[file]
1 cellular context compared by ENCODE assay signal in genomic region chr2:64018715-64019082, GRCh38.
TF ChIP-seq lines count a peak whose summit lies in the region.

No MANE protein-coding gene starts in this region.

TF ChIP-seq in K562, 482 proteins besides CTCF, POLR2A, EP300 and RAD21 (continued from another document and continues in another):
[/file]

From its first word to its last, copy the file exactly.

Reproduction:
1 cellular context compared by ENCODE assay signal in genomic region chr2:64018715-64019082, GRCh38.
TF ChIP-seq lines count a peak whose summit lies in the region.

No MANE protein-coding gene starts in this region.

TF ChIP-seq in K562, 482 proteins besides CTCF, POLR2A, EP300 and RAD21 (continued from another document and continues in another):